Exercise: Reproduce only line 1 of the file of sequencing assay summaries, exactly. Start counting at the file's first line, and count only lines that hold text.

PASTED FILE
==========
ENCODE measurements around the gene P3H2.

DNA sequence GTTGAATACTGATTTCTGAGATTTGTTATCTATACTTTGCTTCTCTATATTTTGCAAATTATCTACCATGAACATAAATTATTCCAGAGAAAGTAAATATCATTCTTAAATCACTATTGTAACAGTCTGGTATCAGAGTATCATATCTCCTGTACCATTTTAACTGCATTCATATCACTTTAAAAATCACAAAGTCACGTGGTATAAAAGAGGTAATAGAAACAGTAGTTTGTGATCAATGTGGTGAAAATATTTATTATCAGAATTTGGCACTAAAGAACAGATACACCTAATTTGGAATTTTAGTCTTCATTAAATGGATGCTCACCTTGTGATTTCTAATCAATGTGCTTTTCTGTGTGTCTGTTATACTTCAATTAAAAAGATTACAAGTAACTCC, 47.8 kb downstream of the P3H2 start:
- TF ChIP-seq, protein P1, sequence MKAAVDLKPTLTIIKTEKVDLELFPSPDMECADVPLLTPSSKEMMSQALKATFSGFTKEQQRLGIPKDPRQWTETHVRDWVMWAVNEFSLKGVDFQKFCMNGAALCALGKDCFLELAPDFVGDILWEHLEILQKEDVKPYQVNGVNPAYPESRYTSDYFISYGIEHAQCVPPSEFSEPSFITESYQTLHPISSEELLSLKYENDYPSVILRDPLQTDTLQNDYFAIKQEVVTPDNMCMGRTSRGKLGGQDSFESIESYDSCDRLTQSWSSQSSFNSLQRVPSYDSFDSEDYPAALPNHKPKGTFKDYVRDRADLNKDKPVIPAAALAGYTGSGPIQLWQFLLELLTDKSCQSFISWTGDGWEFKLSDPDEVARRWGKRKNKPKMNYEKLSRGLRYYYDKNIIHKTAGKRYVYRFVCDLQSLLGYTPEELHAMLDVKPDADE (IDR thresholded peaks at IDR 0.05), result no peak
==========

ENCODE measurements around the gene P3H2.